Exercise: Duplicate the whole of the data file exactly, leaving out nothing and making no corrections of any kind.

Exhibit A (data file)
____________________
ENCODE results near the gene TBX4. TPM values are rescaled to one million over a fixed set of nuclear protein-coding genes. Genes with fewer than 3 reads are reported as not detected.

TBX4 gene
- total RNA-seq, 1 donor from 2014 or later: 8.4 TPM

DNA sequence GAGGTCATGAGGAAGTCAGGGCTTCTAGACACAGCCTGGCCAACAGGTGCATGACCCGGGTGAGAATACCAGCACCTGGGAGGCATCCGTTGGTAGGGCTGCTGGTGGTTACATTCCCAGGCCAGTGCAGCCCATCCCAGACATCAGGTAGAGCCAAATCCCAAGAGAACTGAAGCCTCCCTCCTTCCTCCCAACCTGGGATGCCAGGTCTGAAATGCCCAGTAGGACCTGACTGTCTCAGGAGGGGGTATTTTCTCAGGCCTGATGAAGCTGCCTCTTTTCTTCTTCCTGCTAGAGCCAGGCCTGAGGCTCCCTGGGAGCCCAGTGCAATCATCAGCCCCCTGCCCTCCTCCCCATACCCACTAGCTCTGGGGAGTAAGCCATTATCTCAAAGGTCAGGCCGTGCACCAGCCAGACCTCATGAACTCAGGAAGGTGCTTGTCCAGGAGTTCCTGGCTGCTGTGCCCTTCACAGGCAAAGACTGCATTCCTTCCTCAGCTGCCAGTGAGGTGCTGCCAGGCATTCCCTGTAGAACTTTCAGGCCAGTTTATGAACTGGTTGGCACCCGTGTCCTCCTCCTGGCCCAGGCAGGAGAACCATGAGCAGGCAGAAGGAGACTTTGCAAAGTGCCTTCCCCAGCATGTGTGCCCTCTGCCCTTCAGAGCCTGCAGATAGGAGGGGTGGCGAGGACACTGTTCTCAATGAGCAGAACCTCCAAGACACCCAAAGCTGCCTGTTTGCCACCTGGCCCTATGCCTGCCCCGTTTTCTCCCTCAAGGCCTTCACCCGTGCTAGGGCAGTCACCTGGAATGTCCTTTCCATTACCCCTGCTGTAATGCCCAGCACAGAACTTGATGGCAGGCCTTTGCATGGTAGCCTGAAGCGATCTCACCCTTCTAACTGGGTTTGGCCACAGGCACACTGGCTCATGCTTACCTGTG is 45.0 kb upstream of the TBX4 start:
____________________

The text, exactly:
ENCODE results near the gene TBX4. TPM values are rescaled to one million over a fixed set of nuclear protein-coding genes. Genes with fewer than 3 reads are reported as not detected.

TBX4 gene
- total RNA-seq, 1 donor from 2014 or later: 8.4 TPM

DNA sequence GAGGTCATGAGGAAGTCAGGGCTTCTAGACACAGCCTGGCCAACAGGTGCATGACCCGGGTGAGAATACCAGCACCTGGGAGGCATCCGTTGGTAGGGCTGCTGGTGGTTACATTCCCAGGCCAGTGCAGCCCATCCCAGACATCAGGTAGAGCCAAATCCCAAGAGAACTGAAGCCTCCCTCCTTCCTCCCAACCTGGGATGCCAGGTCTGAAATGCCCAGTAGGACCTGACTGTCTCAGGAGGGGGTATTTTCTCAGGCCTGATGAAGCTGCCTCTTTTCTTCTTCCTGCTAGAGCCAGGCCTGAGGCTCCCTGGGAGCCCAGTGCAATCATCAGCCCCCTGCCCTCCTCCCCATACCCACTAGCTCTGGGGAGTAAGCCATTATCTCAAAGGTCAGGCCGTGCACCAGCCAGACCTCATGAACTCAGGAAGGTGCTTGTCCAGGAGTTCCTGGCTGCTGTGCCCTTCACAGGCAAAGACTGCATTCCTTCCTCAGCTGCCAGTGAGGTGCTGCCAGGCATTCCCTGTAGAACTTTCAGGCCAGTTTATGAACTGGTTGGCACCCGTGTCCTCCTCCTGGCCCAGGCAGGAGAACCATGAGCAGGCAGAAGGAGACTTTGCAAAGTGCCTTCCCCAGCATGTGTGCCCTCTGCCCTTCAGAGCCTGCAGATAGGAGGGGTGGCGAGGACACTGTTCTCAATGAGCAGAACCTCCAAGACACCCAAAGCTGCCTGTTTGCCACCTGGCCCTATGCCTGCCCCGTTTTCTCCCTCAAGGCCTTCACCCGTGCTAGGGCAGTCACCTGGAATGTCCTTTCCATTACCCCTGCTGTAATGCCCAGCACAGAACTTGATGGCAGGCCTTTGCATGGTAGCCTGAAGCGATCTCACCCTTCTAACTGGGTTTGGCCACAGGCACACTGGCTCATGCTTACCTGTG is 45.0 kb upstream of the TBX4 start: